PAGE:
Using a phone as a G5 receiver vs. Yondr phone locking at concerts

Alicia Keys is done playing nice. Your phone is getting locked up at her shows now.

Was wondering how this might play out in the end. If you use your phone to monitor your blood glucose, but the venue forces your phone to be locked into a Yondr bag, are there ADA repercussions? Seems that the answer would be “yes”.

An ADA-related consent order: , and this line specifically: “Clear Channel Entertainment agrees not to discriminate against any guest with diabetes with regard to their bringing diabetes related medical equipment or diabetes related food into a concert venue.”

I sent a brief, polite message to the company asking if there is a protocol for this situation.

Obviously, there are back-up strategies like bringing the stand-alone G5 receiver, use a meter, exit the concert to check your Bg, or not to go to the concert at all, but all should be unnecessary as having a phone at your side for monitoring blood glucose is a reasonable accommodation.

let us know if you get a reply. I’d also be interested in anyone who has had to use this. How wide is the locked zone? Does it extend to the restrooms? Hallways?

Some friends and I were just talking about this the other day. She went to see Dave Chappelle last week and he has a similar policy of locking up phones.

The problem with the G5 is that I don’t think everyone actually even buys the receiver, so that may not be a viable alternative. A meter is a viable alternative for testing, but it isn’t a viable alternative if you rely on the CGM for hypoglycemic and hyperglycemic alerts.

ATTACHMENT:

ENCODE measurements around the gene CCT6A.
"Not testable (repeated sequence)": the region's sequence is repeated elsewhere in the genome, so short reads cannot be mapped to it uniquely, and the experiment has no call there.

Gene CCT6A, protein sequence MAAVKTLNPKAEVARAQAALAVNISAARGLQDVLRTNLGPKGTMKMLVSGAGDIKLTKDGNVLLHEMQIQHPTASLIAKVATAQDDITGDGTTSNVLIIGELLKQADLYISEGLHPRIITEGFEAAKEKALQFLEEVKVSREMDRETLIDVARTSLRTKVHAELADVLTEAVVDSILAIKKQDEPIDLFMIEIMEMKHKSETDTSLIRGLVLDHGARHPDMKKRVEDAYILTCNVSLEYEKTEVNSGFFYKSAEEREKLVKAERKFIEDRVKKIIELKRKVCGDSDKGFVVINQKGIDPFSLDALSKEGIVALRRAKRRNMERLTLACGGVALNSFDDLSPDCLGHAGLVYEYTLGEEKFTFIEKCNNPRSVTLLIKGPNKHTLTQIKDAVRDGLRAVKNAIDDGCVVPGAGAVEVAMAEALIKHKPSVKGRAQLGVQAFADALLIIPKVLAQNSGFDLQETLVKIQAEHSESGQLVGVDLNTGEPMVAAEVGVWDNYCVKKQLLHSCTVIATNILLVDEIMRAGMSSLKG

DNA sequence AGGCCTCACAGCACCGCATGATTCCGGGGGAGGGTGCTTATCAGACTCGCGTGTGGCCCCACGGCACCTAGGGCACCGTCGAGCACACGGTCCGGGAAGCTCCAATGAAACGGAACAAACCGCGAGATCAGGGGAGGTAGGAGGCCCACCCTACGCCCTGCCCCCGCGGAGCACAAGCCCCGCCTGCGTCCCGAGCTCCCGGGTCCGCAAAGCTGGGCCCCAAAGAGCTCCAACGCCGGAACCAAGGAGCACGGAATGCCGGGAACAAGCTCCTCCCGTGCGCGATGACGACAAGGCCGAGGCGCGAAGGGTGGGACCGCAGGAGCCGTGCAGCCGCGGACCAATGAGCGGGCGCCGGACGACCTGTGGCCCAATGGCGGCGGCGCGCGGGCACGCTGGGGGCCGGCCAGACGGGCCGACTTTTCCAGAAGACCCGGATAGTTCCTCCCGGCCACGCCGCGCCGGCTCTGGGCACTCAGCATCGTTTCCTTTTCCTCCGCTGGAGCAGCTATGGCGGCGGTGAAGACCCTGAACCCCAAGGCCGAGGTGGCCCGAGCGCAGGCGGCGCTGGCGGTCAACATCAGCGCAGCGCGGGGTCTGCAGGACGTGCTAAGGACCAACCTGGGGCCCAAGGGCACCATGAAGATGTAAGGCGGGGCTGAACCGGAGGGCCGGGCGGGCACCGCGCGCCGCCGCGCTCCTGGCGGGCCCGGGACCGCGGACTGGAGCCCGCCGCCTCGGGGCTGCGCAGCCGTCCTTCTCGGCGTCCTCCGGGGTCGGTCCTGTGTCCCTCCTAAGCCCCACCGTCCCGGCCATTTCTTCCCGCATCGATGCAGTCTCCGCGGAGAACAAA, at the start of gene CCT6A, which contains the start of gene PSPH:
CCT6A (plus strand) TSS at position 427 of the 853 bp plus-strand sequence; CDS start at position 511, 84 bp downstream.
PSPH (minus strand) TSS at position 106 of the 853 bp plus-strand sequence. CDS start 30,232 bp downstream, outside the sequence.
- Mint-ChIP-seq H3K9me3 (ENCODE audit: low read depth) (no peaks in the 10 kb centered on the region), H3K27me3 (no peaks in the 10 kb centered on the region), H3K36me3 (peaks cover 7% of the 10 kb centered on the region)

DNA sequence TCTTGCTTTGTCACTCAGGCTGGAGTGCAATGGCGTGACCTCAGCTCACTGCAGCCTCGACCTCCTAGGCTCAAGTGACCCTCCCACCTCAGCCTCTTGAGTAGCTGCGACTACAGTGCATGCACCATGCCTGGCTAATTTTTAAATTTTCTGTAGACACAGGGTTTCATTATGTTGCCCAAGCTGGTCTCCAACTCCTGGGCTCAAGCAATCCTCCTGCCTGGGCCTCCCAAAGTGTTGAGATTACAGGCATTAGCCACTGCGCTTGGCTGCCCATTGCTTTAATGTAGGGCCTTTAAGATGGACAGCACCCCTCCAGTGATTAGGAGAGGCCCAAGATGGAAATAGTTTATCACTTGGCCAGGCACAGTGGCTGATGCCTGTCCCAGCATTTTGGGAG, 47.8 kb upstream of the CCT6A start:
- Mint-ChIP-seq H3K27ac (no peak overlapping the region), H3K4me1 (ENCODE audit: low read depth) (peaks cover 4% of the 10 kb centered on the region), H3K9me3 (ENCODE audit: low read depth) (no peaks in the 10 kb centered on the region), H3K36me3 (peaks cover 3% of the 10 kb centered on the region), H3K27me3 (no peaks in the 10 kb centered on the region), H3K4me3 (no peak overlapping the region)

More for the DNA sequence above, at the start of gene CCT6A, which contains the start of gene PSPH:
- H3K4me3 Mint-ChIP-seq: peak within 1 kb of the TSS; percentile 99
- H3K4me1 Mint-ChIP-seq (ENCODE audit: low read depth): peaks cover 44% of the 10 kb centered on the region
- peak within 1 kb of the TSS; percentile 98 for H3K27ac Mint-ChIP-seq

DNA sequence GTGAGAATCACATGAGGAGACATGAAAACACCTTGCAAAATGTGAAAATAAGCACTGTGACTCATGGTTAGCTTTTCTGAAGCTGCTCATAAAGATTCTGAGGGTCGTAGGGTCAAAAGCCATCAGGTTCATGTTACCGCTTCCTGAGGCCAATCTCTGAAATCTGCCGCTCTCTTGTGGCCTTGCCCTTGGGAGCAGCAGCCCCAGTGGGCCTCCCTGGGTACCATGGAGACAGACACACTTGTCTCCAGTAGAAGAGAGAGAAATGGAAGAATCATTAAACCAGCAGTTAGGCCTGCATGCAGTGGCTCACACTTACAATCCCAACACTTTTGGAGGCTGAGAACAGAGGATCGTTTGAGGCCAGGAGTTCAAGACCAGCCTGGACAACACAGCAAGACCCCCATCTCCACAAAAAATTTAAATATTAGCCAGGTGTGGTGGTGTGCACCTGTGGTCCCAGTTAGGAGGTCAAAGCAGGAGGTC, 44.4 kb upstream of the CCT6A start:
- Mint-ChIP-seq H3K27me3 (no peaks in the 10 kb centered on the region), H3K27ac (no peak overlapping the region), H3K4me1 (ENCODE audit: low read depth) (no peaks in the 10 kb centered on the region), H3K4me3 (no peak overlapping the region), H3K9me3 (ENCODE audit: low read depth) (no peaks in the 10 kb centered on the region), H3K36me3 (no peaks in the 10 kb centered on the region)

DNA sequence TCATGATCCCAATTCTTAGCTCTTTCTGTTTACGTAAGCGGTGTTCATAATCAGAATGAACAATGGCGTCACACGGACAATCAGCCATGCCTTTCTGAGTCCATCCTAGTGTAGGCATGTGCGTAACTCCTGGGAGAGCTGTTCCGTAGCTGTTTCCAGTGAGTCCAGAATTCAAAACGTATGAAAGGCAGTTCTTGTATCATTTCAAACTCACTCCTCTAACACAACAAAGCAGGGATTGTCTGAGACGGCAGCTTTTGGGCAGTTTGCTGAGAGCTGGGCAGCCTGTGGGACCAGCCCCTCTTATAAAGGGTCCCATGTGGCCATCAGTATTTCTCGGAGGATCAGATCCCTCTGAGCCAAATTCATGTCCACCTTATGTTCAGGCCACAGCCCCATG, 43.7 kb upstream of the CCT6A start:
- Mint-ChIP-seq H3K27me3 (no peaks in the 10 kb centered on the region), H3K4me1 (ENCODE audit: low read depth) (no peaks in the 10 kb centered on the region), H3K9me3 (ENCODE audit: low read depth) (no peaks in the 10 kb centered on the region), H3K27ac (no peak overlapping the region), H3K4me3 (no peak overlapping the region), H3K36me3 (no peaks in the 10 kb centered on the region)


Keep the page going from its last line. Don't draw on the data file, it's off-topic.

There are other alternatives, such as various ways that can make your Dexcom display on your Apple, Pebble, or a couple of other different Smartwatches - but they aren’t all “standard” and definitely aren’t all supported by Dexcom. Some of them take quite a bit of effort on the part of the user. For more info about that, see the Nightscout Project.

In the end, though, I do feel that this is a case where calls may need to be made to the venue ahead of time, ADA Title III chapter-and-verse explained (possibly even documenting cases such as the Clear Channel decision above) and state, simply “My phone IS a medical device, and I need you to make an exception. I agree to keep the ringer turned off, to keep it in my pocket except when monitoring my blood glucose, and to not use it to film/record the show,” even if they then require that in writing from you.

If we, the DoC wanted to push, calling the ADA Legal Advocacy Line at 1-800-DIABETES (800-342-2383) may be necessary to find out more information on this matter. A call to Dexcom itself could help also as they’re a big company, with a big budget, and lots of skin in the game as they’ve put a lot of money into the whole “go without your receiver!” thing. People simply aren’t as aware of CGMs as they are blood glucose meters.

Your phone is placed in a small cloth(?) bag, and the bag is snapped shut with a lock that looks a bit like one of those clothing anti-theft devices.

The bag+phone is handed back to you, but you can’t see the display, interact with it, etc. When you leave the venue, they unlock the bag and give you back your phone.

I tried contacting Yondr again tonight. They got right back to me this time around. Here’s what they said: “We have a special wristband for ADA requests that allows guests to keep their phones unlocked. A Yondr representative can issue these wristbands at the venue.”

So there you go. Good news!